Authorization: Bearer eyJraWQiOiI5ODViMmQ0ZC1kMjE1LTQwN2MtODcxNi01NTIzNjA0YmM0ZTIiLCJhbGciOiJSUzI1NiJ9.ew0KICAic3ViIjogIjEyMzQ1Njc4OTAiLA0KICAibmFtZSI6ICJFWEFNUExFIFRPS0VOIiwNCiAgImlhdCI6IDE1MTYyMzkwMjIsDQogICJuYmYiOiAxNjg2MTM3MDI0LA0KICAiZXhwIjogMTcxNzY3MzAyNA0KfQ.CX6MWRSXQPKuQ_jrFCME91IwZhK8lq_2XrbDOyZ4-tPo0Ro52HA289sIfLo2LNafWQlq2lClfCN55TxyfC8n0xiifUwdec7g3kcGjCri6vTxaa8p6S3Fyyt2DxXccpi3Se4d_3mEQBZwMchKbQsw-W7Wj7njUk31ycgPQovvF4WrTuEYmhYw1sO9jCTORHmsSO7Shml7kv7AxlIUmzB2oq2KSmBhJV38Nz9oYj3KlPoMjgaIl4xYldNqnGyshh6fQyUQ1gQMQV6e4M5ro8YthjPOCvAT8yk77dTyOoE6Im58cAp6KtM-Gko-tWppUQTu-0M82LOvD_duP77n-hcoTw

Decoded JWT token header:

{ "kid": "985b2d4d-d215-407c-8716-5523604bc4e2", "alg": "RS256" }

Decoded JWT token payload:

{
"sub": "1234567890",
"name": "EXAMPLE TOKEN",
"iat": 1516239022,
"nbf": 1686137024,
"exp": 1717673024
}

JWT Token expiration

To ensure the validity of JWT tokens and prevent the use of expired tokens, the inclusion of the following claims is required:

  • NBF (Not Before)

    • The "nbf" claim specifies the earliest time at which the token can be considered valid. Tokens with a "nbf" claim set in the future should not be accepted.
  • EXP (Expiration Time)

    • The "exp" claim defines the expiration time of the token. Tokens with an "exp" claim set in the past should not be accepted.

Request authentication

During the process of request authentication, the CoinAPI server follows a series of steps to ensure secure access to its resources. Here's an overview of the authentication process:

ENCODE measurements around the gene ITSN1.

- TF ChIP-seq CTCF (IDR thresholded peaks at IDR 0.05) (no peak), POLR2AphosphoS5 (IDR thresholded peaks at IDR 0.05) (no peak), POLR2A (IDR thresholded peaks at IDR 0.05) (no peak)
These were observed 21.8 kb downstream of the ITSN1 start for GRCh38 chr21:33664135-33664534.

1. Upon receiving the request, the CoinAPI server extracts the JWT from the Authorization header.
  2. Then, it verifies the JWT signature and checks the "NBF" and "EXP" claims to ensure token validity and expiration.
  3. If the JWT is valid and not expired, the server authorizes the request and proceeds with the necessary processing to access CoinAPI resources.
  4. If the JWT is invalid or expired, the server returns an appropriate error response.

TLS Client Cert

TLS Client Certificate acquired from the Managed Cloud REST API (/v1/certificate/pem endpoint) provided while establishing a TLS session with us.

SenderCompID

This method of authentication is FIX protocol-specific. The exact message that needs to be sent to us will be described in the documentation of the specific API protocol Logon (35=A) message page.

AWS Signature Version 2

Please in this method of authorization put the API Key in the Access Key ID and Secret Access Key fields.

AWS Signature Version 4

AMAZON S3 uses the Authorization request header to provide authorization information. The value for this header must follow a specific pattern described as AWS Signature Version 4.

The example below shows the Authorization header value compliant with AWS Signature Version 4.

Please note that the Credential string contains our apikey as access-key-id. Assuming that your API key is 73034021-THIS-IS-SAMPLE-KEY, then the authorization header you should send to us will look like:

Authentication: AWS4-HMAC-SHA256 Credential=73034021-THIS-IS-SAMPLE-KEY/20211203/us-east-1/s3/aws4_request, SignedHeaders=host; Signature=65e655c69da9906ac6076a28f75d9e4947aaed3be1f419757a3a84e24662673d

Although AWS Signature Version 4 is very strict about each of the signature components, our API takes only our apikey value into account.